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Are we alone in this Universe?

  1. Feb 7, 2008 #1
    I'm not a very religious person myself. I find religions a bit hard to take in what they preach, and the ideals that they contain. But that is not the matter here. All religions (correct me if i am wrong, but to my understanding all religions) offer the explaination that we are special. One of a kind. Possibly the only intelligent life capable of achieving great things.

    But how can this be possible? I do not see how in this vast extensive universe that we could be the only beings capable of questioning and investigating our surroundings, the only beings able to think at a deeper level than the animals around us (no offence!)

    Should we be looking for other life (if it exists?) or should we be focusing on our own struggles here on Earth like the divison between first and third world countries?
     
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  3. Feb 7, 2008 #2
    I think SETI isn't an unreasonable expenditure on that count. But I don't think we ought to invest much spiritual or existential meaning in the answer.

    I've always enjoyed science fiction's uplift concept, best expressed IMHO by David Brin's work. If we don't find any intelligent alien life to keep us company in the big cold universe we just make some.

    Another good tie-in with both SETI and religion is Carl Sagan's The Demon-Haunted World: Science as a Candle in the Dark in which he describes how alien encounter and alien abduction phenomenon have in many ways taken the place of ghosts, imps, and demons in our culture.
     
  4. Feb 7, 2008 #3
    No. In my opinion we are not alone. I don't know how any reasonable person can look at the Hubble's ultra deep field picture and still maintain that we are special in a universal sense. That picture has around 10,000 galaxies in a piece of sky about 1/50th the area of the moon that was previously considered to be empty.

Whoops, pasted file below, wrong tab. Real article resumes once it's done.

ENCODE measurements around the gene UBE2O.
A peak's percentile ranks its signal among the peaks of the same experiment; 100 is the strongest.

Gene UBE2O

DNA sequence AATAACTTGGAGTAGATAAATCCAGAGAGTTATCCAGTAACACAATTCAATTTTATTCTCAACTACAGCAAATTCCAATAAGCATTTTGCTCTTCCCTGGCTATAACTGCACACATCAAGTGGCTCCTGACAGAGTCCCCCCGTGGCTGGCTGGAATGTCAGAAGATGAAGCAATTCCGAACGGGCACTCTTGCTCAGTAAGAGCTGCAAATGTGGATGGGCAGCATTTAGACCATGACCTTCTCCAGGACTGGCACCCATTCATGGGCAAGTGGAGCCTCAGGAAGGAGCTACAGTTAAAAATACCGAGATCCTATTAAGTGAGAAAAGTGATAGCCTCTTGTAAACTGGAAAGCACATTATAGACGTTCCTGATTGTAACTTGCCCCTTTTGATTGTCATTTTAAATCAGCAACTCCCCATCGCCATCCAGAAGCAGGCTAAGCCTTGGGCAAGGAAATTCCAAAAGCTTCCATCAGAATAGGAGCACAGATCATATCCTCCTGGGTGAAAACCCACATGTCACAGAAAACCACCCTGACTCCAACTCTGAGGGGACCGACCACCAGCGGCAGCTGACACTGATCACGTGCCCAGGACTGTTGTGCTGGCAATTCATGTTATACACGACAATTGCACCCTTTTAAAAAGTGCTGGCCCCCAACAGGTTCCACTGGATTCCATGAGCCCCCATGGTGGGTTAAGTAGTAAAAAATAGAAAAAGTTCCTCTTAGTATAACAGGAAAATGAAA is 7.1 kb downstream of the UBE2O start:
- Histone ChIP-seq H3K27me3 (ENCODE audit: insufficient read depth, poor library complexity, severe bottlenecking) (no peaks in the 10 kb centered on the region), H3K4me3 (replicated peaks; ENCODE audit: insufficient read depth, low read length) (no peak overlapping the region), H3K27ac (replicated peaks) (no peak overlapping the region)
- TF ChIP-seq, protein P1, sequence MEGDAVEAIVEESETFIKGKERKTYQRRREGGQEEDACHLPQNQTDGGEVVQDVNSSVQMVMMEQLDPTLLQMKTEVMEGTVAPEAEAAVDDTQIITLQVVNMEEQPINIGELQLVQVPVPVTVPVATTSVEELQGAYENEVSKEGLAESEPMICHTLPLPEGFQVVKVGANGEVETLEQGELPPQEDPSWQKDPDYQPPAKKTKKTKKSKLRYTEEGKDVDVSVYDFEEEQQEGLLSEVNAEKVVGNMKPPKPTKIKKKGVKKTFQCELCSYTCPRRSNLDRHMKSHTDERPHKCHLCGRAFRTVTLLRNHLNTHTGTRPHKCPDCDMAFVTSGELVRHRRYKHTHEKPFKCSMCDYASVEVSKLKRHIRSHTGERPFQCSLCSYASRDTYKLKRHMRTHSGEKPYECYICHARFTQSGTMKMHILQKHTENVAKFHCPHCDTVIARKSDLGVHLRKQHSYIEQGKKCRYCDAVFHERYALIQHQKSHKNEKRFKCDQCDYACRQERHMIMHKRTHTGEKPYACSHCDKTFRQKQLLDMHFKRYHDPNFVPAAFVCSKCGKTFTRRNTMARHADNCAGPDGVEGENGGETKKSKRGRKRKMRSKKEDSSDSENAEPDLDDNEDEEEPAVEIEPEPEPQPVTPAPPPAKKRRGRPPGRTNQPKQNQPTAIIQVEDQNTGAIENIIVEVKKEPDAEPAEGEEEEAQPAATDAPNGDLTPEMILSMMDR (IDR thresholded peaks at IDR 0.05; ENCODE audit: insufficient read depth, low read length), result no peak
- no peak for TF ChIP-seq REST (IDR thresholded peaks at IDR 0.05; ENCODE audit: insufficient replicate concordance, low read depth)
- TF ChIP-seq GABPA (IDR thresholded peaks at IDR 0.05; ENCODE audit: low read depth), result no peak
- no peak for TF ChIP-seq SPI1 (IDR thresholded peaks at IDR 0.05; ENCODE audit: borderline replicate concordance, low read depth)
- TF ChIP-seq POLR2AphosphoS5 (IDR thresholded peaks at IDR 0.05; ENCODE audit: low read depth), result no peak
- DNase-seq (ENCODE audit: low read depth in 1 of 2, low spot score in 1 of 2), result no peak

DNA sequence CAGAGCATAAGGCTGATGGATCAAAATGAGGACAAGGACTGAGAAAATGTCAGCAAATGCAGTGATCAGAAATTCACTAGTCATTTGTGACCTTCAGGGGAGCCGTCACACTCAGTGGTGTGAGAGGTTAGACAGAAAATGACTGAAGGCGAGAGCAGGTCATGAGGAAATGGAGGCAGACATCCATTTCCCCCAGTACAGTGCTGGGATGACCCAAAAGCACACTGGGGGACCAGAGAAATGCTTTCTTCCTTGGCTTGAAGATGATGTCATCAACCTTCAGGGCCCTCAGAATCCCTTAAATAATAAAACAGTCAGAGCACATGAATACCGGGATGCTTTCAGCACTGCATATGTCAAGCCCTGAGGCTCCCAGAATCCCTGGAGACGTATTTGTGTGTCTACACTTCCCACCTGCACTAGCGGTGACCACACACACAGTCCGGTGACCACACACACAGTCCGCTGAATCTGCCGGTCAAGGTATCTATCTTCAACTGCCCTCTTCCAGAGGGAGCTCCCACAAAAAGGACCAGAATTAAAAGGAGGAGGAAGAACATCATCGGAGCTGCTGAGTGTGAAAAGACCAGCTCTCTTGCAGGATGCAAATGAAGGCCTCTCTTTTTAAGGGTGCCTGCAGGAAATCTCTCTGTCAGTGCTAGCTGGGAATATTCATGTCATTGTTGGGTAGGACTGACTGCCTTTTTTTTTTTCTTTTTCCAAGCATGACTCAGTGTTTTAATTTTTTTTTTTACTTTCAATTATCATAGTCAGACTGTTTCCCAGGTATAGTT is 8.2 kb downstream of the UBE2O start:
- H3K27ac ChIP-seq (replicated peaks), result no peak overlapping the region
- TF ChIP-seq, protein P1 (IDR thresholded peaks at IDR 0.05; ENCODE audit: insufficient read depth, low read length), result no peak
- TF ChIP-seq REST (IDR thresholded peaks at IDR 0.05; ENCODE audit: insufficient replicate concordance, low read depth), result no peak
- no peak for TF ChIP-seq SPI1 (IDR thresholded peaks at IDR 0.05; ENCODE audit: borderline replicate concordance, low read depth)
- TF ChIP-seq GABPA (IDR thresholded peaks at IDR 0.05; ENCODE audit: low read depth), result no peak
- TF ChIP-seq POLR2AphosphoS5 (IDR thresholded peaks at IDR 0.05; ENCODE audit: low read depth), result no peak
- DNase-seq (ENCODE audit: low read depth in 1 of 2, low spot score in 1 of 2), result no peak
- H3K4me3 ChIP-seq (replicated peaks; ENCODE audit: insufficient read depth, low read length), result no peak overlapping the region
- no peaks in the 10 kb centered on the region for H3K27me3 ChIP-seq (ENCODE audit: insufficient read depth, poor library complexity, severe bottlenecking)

5. Feb 7, 2008 #4
    I agree with you kev.

    Although it is widely held that finding extraterrestrial life (such finding colonies of bacteria on Europa or Titan) would somehow be devastating to organized religion, I take the opposing view that it would have very little impact on theology at all. Religious texts do not specifically exclude the presence of lower life forms on other planets or moons, either inside or outside our galaxy. In fact, at the time of the creation of the major religious texts, mankind had no idea of the structure of the universe as we understand it. And the same could be said for higher life forms.
     
    Last edited: Feb 7, 2008
  6. Feb 7, 2008 #5
    C.G. Young, one of the founders of modern psychology wrote a little book called "UFO's a modern myth for modern man." This was around the time of the second world war when a sence of futility was at its peak. The popularisation of modern science fostered by the reliance on efficient machines of war had effectively depopularised God.